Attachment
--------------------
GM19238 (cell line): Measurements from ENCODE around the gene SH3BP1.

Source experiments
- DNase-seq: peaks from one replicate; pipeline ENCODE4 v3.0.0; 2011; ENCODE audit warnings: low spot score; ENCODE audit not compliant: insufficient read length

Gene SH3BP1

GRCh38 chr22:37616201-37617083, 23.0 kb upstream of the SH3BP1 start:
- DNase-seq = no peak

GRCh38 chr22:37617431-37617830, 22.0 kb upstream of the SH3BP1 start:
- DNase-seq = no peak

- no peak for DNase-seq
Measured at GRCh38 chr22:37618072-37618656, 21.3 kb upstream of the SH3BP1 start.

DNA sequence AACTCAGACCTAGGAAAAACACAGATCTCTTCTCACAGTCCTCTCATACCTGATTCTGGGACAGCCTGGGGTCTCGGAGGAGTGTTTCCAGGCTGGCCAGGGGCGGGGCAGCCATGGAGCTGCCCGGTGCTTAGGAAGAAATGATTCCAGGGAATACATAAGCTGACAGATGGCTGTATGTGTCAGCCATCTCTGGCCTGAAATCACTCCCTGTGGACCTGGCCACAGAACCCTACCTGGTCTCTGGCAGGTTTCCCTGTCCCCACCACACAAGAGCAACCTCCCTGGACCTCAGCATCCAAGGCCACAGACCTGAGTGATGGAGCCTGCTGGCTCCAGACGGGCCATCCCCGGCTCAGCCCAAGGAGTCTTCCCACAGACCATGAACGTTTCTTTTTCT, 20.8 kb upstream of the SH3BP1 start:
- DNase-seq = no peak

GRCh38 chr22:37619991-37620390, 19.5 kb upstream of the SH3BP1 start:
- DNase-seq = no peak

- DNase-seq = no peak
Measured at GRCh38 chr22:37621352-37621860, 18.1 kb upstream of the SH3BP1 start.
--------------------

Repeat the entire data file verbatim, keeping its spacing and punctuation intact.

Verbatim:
GM19238 (cell line): Measurements from ENCODE around the gene SH3BP1.

Source experiments
- DNase-seq: peaks from one replicate; pipeline ENCODE4 v3.0.0; 2011; ENCODE audit warnings: low spot score; ENCODE audit not compliant: insufficient read length

Gene SH3BP1

GRCh38 chr22:37616201-37617083, 23.0 kb upstream of the SH3BP1 start:
- DNase-seq = no peak

GRCh38 chr22:37617431-37617830, 22.0 kb upstream of the SH3BP1 start:
- DNase-seq = no peak

- no peak for DNase-seq
Measured at GRCh38 chr22:37618072-37618656, 21.3 kb upstream of the SH3BP1 start.

DNA sequence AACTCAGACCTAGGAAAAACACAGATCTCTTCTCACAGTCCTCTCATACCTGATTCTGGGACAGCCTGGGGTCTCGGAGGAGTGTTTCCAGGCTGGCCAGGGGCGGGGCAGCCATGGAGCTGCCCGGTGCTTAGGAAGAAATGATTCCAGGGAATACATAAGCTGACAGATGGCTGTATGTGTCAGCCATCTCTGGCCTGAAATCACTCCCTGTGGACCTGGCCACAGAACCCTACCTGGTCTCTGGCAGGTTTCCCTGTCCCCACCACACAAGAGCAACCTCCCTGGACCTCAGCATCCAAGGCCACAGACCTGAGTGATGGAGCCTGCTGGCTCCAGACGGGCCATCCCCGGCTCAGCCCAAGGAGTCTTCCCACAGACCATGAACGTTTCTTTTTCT, 20.8 kb upstream of the SH3BP1 start:
- DNase-seq = no peak

GRCh38 chr22:37619991-37620390, 19.5 kb upstream of the SH3BP1 start:
- DNase-seq = no peak

- DNase-seq = no peak
Measured at GRCh38 chr22:37621352-37621860, 18.1 kb upstream of the SH3BP1 start.